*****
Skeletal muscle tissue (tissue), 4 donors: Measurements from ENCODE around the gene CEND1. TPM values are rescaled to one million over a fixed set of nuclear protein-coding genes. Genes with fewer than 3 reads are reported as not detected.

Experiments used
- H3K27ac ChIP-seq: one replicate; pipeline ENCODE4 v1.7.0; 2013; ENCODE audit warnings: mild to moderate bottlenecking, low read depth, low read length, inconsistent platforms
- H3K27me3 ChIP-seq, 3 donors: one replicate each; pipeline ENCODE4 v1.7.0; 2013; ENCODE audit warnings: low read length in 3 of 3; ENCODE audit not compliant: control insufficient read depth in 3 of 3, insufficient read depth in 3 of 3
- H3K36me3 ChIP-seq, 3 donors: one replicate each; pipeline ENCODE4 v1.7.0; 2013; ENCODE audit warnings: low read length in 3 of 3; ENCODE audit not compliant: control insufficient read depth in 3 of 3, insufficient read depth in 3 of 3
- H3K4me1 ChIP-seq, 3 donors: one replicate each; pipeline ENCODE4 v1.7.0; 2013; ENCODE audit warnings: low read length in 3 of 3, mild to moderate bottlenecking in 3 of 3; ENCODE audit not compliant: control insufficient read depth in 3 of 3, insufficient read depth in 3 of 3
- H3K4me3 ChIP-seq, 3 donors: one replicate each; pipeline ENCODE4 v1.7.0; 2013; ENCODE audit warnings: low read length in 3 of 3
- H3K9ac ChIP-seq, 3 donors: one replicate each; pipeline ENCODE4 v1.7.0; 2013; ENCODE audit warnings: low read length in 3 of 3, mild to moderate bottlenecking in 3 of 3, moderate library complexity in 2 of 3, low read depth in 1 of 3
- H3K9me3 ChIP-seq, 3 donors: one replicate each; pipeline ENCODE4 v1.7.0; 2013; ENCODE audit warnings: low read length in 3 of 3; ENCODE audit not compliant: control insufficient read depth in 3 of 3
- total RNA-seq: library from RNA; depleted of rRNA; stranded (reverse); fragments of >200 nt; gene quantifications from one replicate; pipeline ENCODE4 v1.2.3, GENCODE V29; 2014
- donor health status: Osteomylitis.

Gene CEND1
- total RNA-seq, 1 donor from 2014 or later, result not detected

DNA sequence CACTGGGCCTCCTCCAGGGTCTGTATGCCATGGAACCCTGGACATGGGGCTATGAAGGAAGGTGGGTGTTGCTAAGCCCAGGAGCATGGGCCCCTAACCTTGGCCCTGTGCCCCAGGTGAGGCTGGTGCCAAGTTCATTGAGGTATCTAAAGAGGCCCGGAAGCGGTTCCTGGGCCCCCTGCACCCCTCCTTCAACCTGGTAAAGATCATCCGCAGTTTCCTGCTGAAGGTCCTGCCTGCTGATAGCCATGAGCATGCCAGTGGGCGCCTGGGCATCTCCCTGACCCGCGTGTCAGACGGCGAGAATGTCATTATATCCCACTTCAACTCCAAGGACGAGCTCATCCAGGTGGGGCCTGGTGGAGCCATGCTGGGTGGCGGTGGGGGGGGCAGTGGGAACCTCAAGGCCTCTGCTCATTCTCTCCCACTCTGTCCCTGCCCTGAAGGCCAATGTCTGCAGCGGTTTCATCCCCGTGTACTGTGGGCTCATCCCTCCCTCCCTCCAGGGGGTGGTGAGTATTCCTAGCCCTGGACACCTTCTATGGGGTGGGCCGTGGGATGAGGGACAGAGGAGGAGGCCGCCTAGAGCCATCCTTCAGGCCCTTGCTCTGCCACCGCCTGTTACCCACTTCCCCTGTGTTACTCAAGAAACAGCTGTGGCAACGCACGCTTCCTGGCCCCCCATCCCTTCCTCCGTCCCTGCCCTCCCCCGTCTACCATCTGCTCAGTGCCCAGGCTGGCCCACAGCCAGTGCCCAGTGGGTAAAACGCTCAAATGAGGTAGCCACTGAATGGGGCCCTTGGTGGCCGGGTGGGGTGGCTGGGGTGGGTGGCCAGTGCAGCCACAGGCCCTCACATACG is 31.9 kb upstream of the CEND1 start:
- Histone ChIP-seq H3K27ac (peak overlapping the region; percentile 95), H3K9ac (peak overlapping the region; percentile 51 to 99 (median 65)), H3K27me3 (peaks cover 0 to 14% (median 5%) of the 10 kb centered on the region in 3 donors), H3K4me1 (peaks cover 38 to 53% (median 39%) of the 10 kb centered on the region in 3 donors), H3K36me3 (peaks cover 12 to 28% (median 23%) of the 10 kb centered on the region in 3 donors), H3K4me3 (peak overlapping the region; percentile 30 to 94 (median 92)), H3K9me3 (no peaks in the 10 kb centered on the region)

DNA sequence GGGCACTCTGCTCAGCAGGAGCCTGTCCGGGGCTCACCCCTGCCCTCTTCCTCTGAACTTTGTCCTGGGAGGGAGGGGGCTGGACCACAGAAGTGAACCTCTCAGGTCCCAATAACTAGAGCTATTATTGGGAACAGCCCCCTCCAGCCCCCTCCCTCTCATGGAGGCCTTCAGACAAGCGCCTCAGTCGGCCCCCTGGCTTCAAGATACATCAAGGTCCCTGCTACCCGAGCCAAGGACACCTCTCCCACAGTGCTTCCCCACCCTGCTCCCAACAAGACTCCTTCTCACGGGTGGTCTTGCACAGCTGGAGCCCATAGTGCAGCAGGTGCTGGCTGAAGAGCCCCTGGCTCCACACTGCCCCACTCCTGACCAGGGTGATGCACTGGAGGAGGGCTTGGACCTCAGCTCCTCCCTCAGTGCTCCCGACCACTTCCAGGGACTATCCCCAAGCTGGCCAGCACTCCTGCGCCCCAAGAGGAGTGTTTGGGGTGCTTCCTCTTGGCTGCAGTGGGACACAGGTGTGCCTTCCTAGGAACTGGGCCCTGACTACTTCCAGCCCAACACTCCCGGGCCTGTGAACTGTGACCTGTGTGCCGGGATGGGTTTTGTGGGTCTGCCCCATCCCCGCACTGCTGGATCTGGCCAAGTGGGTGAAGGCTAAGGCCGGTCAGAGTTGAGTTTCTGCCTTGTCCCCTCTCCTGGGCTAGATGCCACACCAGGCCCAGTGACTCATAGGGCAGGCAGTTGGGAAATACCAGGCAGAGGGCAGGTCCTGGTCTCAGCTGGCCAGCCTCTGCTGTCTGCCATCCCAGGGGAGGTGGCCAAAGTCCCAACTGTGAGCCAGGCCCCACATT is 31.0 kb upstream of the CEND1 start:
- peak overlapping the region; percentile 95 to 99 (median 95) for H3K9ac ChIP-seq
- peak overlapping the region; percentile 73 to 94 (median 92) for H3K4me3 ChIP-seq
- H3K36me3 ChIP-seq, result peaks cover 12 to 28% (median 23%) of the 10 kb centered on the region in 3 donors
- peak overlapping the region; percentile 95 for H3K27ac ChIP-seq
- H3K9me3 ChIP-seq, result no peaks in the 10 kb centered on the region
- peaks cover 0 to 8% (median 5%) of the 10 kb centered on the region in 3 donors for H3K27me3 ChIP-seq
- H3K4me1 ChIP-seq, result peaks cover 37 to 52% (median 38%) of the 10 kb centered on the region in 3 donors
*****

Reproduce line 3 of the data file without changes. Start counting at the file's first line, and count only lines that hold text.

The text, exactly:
- H3K27ac ChIP-seq: one replicate; pipeline ENCODE4 v1.7.0; 2013; ENCODE audit warnings: mild to moderate bottlenecking, low read depth, low read length, inconsistent platforms